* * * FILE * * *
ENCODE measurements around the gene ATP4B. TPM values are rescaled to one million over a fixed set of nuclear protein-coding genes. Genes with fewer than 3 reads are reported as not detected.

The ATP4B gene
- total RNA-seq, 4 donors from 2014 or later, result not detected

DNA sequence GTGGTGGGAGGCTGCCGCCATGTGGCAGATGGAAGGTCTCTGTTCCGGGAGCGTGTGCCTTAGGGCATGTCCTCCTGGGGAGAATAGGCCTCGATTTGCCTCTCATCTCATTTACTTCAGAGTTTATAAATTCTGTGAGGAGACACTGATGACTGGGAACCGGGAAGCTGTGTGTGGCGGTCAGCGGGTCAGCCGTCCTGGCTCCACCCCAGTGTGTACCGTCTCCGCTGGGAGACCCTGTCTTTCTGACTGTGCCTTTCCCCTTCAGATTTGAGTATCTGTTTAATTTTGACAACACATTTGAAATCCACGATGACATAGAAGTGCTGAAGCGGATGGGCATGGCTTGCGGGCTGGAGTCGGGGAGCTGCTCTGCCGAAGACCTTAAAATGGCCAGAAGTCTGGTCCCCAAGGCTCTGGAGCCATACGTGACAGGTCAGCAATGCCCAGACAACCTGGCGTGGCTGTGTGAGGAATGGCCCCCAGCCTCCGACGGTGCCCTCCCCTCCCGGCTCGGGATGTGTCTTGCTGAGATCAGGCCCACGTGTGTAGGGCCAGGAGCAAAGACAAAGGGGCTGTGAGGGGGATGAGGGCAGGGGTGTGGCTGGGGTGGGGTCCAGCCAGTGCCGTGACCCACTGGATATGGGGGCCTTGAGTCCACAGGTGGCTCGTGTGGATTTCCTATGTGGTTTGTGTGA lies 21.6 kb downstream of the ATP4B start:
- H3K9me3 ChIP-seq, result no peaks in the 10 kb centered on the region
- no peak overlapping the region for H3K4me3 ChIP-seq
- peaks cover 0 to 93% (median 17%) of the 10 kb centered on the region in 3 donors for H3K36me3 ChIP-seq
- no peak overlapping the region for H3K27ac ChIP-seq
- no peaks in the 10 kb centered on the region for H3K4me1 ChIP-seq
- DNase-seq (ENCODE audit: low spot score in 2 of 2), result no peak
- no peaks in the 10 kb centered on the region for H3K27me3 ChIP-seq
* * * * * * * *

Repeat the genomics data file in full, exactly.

ENCODE measurements around the gene ATP4B. TPM values are rescaled to one million over a fixed set of nuclear protein-coding genes. Genes with fewer than 3 reads are reported as not detected.

The ATP4B gene
- total RNA-seq, 4 donors from 2014 or later, result not detected

DNA sequence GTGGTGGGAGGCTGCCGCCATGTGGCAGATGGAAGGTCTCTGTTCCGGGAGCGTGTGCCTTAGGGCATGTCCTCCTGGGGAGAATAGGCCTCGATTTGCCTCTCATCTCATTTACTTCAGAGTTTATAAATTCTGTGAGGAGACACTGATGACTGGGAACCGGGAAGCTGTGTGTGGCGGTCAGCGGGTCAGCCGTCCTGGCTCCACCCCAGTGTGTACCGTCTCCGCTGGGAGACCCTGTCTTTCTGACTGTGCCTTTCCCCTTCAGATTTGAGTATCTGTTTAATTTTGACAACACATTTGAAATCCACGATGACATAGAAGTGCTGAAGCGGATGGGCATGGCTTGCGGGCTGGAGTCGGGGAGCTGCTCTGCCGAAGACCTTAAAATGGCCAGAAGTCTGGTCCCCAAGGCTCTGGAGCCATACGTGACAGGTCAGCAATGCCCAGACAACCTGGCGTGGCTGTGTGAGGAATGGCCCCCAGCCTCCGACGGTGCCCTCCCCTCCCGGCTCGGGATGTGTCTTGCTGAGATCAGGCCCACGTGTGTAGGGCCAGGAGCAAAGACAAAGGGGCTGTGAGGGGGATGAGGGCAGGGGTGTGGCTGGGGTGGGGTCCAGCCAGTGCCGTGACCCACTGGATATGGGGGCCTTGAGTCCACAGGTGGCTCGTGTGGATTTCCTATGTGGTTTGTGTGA lies 21.6 kb downstream of the ATP4B start:
- H3K9me3 ChIP-seq, result no peaks in the 10 kb centered on the region
- no peak overlapping the region for H3K4me3 ChIP-seq
- peaks cover 0 to 93% (median 17%) of the 10 kb centered on the region in 3 donors for H3K36me3 ChIP-seq
- no peak overlapping the region for H3K27ac ChIP-seq
- no peaks in the 10 kb centered on the region for H3K4me1 ChIP-seq
- DNase-seq (ENCODE audit: low spot score in 2 of 2), result no peak
- no peaks in the 10 kb centered on the region for H3K27me3 ChIP-seq